Dear Worried Aunt,
Obviously your sister is a difficult person. I’m going to assume that she is “ordinary difficult” as opposed to “personality-disordered difficult.” I’ll explain some of the challenges of dealing with personality-disordered people in another post. Based on the “ordinary difficult” assumption, here is my advice:
- There is substantial evidence that children can successfully cope with adversity if they have at least one positive role model. It is a tremendous benefit that your niece and nephew have frequent contact with your mom, because it sounds like your mom is a stabilizing influence in their lives.
- If you are able to have the kids come spend time with you, this will give them another point of comparison. For example, they may think, “Mom always yells at us and tells us we’re bad, but Auntie doesn’t say that. Maybe we’re not bad.” It’s easier for kids to cope with a dysfunctional home life if they know that the whole world doesn’t operate the same way.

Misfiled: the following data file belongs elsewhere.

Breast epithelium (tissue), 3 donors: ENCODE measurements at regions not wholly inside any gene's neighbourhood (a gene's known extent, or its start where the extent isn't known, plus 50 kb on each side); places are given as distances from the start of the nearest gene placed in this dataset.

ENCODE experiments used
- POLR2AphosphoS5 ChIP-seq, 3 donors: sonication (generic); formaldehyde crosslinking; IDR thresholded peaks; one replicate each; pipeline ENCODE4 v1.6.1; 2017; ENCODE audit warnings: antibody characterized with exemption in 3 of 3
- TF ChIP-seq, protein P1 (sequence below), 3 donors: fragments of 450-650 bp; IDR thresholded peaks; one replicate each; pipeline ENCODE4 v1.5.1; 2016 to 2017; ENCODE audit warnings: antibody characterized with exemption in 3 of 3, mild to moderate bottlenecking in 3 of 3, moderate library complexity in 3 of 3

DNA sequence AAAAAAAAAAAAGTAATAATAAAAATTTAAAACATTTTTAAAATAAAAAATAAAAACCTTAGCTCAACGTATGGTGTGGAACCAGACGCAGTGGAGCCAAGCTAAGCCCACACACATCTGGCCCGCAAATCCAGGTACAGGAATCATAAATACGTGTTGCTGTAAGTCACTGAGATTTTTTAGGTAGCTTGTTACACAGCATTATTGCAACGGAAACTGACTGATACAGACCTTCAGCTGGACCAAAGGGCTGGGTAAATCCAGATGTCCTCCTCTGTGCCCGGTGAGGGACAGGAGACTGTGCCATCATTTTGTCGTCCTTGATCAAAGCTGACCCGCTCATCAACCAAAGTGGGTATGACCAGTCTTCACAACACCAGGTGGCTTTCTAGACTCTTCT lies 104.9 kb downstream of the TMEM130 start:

- I know you think the kids need therapy, and I agree. I also understand why you’re worried your sister will freak out if you suggest it. I’m wondering if you could avoid the freak out by putting all the blame on her ex-husband. You could try saying something like, “I’m so mad about all of the trauma that (Evil Ex-husband) put the kids through. He should be paying for them to have weekly therapy! Have you ever thought about taking the kids in? I just saw this really scary article about the effects of domestic violence on children…”
- You are in such a tough spot. I wish there was more I could do to help. Please let me know if you have any follow-up questions. Good luck.